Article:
1860 Munich ended up winning the title with 50 points, leaving Dortmund and Bayern Munich on 47 points. To make matters worse, Dortmund lost both of their games to 1860 Munich throughout the season. This marked 1860 Munich’s first Bundesliga and German title.

The 1970’s were conclusively unkind to Borussia Dortmund. The period was characterized by Dortmund’s relegation in 1972 and financial troubles throughout the decade.

Overspending and poor money management put the club in a very precarious position. Then, in the 1971/72 season, Dortmund managed to finish in 17th place after gaining just 20 points throughout the season, resulting in relegation to the Regionalliga.

Their poor season was characterized by atrocious performances away from home, including a devastating 11-1 loss to Bayern Munich. Dortmund were also unable to secure wins in general and conceded a ridiculous amount of goals.

Their goal difference of -49 and 83 goals conceded was the worst in the league. With numbers like these, it’s really no surprise they were relegated.

The relegation also didn’t make matters better for their financial situation. Without the financial benefit of being in the Bundesliga, Dortmund’s chances of getting back to the Bundesliga took a big hit.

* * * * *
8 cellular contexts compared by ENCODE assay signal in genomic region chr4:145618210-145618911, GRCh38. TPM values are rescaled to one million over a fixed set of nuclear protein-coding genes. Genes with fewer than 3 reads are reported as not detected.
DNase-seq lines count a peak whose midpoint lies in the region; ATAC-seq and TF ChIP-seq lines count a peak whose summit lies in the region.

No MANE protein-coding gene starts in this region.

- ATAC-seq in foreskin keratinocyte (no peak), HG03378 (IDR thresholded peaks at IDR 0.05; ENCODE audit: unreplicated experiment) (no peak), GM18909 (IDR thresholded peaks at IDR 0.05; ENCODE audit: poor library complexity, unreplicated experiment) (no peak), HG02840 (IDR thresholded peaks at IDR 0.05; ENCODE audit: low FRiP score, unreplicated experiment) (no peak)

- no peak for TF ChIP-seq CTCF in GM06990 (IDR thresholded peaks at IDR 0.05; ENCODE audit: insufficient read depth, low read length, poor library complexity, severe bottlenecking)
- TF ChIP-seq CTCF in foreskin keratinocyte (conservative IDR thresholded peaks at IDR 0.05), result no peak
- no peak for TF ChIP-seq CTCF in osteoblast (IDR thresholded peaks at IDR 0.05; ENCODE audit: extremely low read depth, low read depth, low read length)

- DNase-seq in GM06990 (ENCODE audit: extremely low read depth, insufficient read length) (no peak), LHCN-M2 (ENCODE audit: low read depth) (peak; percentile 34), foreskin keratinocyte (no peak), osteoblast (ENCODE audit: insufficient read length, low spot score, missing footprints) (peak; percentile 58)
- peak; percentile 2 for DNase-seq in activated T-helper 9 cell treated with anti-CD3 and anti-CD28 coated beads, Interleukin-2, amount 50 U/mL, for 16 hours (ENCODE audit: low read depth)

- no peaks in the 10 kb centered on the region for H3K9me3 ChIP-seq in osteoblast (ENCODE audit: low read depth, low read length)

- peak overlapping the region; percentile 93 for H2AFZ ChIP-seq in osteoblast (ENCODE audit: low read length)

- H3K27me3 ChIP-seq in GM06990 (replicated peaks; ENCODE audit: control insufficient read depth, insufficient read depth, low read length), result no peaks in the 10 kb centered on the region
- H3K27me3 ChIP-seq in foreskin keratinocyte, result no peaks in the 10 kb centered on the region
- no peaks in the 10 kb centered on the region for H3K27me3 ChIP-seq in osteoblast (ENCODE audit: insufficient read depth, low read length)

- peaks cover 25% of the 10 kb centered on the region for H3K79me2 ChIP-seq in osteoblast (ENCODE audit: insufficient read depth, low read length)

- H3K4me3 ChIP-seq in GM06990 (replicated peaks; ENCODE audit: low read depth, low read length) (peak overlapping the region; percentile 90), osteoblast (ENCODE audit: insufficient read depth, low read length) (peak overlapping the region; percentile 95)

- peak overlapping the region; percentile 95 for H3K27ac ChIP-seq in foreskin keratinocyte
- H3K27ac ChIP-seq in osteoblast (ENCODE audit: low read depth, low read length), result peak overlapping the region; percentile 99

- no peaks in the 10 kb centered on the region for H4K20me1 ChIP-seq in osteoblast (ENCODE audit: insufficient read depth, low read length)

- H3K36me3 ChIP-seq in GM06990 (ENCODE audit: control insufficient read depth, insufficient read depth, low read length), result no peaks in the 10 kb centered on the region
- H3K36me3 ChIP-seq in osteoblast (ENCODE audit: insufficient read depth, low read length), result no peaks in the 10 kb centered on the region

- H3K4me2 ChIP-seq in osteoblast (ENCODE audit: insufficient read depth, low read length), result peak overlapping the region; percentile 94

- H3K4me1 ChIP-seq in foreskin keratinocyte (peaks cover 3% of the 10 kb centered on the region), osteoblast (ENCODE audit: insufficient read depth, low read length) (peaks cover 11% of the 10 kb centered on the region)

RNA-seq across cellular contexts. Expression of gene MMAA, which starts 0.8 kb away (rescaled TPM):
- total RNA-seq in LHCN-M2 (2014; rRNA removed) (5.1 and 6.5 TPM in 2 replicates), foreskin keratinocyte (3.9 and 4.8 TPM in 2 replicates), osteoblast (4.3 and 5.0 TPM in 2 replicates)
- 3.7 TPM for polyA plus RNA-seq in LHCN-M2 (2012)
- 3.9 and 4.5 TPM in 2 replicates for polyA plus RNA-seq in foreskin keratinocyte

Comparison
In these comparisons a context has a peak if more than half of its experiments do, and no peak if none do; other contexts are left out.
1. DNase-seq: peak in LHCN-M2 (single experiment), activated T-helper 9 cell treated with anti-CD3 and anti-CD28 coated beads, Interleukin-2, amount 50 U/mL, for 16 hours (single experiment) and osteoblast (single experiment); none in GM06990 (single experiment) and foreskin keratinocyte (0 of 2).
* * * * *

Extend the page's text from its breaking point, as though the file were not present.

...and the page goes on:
Life in 2. Bundesliga

Die Borussen ended up staying in the Regionalliga (and then the 2. Bundesliga when it was created) until 1976, when they earned their promotion.

Dortmund also benefitted from moving into their new stadium, the Westfalenstadion, in 1974. The stadium was built to host games in Dortmund for the 1974 World Cup and was named after the Westphalia region in Germany.

BVB and the city of Dortmund benefitted from the revenue brought in by the new 54,000 seated stadium. Dortmund has played in the stadium ever since, even though it may have looked odd to have such a large stadium in the second division for two years.

Luckily for them, Dortmund’s troubles subsided with their 1976 promotion. A strong showing in the league saw them finish second, putting them in a play-off. Then, they defeated 1. FC Nüremberg to earn a spot back in the Bundesliga.